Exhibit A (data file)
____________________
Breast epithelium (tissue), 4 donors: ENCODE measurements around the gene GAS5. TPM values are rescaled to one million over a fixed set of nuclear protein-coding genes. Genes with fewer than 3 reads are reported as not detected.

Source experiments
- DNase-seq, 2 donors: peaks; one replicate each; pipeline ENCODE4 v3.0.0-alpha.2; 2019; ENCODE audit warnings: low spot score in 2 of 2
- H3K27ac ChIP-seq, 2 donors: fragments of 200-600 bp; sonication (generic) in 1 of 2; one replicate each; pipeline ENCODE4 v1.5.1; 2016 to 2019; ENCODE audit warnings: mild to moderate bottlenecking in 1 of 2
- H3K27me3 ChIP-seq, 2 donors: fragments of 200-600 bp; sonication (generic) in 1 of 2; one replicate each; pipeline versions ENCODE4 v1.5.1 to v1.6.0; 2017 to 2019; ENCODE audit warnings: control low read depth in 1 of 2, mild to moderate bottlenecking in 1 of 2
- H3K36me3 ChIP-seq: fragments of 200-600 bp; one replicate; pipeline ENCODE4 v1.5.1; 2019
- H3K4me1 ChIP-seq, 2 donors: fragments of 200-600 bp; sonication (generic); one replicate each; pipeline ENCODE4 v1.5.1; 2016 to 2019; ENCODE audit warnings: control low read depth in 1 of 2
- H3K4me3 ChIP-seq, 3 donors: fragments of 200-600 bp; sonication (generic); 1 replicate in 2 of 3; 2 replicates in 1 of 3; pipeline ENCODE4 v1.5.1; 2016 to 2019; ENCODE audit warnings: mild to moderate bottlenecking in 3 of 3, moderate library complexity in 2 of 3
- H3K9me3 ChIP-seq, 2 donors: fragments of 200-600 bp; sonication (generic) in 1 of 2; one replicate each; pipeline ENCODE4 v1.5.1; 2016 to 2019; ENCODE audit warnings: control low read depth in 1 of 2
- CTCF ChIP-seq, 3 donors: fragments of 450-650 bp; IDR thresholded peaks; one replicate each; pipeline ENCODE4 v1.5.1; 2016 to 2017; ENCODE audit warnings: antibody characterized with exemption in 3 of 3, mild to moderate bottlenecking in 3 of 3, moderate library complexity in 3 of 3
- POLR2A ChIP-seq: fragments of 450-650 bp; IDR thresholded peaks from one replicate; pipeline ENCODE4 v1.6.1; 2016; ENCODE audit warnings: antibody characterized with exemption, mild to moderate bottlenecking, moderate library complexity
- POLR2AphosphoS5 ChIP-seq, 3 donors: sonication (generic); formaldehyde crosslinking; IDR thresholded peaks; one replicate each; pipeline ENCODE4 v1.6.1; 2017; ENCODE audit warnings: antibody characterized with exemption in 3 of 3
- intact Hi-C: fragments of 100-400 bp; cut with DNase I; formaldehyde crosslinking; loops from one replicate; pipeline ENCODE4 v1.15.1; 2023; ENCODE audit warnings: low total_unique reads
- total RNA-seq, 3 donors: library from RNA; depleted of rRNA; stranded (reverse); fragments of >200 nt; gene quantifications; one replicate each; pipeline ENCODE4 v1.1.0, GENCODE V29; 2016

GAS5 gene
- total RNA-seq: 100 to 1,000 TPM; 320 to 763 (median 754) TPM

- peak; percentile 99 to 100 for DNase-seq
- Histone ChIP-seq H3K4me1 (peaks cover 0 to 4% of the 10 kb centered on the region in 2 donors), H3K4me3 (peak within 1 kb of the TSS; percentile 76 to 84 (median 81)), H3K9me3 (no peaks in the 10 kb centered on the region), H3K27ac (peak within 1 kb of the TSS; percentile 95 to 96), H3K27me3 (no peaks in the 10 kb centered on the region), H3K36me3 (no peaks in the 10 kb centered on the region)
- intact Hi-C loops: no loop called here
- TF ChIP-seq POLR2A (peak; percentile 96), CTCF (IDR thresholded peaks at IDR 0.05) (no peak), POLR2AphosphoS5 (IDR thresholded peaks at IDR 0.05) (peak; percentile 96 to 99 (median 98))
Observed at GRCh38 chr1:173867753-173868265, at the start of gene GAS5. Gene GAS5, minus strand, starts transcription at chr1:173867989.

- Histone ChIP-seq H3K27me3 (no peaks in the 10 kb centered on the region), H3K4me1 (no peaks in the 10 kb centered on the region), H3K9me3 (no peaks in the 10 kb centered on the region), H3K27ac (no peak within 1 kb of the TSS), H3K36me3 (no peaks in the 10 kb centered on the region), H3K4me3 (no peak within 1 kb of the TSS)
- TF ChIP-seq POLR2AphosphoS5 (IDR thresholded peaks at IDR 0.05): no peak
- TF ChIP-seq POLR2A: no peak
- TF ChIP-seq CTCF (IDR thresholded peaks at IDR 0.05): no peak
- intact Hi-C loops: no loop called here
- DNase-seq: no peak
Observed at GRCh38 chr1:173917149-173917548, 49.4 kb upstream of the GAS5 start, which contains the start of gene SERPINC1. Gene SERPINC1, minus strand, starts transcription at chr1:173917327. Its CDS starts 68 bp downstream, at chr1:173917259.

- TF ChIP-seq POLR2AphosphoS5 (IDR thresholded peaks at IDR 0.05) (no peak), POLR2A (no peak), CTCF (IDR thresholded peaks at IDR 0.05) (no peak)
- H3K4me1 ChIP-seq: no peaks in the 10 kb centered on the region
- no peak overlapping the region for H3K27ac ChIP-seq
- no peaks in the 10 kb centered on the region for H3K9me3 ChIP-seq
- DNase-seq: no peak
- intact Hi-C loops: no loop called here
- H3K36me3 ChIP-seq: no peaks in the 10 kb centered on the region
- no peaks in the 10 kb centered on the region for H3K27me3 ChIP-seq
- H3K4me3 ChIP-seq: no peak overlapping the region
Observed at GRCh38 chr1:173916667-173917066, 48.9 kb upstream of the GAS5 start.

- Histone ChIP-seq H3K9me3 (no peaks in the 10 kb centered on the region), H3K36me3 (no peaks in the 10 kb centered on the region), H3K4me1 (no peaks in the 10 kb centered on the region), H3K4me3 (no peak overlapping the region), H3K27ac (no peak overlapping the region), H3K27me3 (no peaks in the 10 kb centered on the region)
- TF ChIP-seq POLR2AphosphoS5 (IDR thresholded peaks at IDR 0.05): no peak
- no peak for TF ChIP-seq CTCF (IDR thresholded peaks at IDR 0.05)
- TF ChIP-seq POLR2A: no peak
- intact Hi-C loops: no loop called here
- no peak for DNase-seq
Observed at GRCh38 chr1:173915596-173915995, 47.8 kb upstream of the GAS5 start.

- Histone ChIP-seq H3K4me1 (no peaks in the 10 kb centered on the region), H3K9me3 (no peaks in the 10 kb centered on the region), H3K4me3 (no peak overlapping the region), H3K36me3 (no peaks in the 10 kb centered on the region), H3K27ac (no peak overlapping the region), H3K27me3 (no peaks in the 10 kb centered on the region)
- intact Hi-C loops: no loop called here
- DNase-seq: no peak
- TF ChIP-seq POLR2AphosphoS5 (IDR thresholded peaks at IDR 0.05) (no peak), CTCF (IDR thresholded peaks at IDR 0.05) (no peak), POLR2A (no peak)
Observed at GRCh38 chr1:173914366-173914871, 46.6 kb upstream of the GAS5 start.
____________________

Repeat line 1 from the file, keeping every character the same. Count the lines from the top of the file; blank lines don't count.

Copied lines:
Breast epithelium (tissue), 4 donors: ENCODE measurements around the gene GAS5. TPM values are rescaled to one million over a fixed set of nuclear protein-coding genes. Genes with fewer than 3 reads are reported as not detected.